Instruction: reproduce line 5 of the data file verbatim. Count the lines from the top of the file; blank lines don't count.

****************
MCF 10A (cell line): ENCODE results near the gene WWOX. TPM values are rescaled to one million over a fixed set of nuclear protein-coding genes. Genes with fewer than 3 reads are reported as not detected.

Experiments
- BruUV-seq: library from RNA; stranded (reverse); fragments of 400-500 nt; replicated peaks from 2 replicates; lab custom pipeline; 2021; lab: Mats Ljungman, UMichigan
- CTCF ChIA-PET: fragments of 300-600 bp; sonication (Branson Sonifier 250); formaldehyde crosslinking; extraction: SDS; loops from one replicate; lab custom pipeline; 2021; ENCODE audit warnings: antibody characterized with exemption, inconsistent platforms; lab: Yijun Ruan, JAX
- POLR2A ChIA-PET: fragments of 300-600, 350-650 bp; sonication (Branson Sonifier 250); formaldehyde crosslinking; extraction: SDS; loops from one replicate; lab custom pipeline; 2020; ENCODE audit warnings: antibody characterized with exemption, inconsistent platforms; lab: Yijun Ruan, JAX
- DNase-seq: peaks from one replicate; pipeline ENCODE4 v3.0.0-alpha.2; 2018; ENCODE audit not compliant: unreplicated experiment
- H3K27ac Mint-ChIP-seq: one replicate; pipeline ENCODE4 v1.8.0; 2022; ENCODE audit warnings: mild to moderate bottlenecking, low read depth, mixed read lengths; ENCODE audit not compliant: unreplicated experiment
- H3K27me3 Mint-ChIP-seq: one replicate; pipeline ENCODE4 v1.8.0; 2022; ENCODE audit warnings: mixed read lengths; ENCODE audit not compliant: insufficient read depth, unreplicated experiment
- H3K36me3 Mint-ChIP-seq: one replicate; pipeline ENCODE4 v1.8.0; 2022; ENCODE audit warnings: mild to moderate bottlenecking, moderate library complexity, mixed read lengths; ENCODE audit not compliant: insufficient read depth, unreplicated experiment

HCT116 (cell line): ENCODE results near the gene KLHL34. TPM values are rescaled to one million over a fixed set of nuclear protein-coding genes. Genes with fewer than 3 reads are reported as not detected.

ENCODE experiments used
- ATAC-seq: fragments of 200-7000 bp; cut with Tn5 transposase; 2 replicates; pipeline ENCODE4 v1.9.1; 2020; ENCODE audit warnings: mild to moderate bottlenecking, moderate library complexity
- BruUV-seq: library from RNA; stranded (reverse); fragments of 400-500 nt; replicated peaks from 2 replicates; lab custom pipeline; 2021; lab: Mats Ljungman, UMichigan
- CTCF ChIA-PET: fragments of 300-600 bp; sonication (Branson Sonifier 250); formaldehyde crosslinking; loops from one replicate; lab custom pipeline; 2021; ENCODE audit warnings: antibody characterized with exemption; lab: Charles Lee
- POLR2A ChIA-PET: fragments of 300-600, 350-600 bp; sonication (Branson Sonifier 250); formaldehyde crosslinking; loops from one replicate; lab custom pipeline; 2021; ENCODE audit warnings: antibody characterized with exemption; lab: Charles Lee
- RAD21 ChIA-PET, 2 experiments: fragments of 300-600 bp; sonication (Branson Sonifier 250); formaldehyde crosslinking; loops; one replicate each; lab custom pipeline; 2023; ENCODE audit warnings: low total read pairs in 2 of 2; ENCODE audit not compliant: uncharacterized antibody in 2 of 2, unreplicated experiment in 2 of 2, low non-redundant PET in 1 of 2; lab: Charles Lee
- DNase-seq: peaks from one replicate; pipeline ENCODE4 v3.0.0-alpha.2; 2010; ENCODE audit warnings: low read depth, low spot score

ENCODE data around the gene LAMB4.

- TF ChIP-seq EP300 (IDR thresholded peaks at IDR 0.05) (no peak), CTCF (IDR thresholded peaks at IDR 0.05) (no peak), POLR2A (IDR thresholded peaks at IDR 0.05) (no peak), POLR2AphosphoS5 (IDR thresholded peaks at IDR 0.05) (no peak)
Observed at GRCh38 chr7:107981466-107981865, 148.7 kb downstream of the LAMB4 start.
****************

- POLR2A ChIA-PET: fragments of 300-600, 350-650 bp; sonication (Branson Sonifier 250); formaldehyde crosslinking; extraction: SDS; loops from one replicate; lab custom pipeline; 2020; ENCODE audit warnings: antibody characterized with exemption, inconsistent platforms; lab: Yijun Ruan, JAX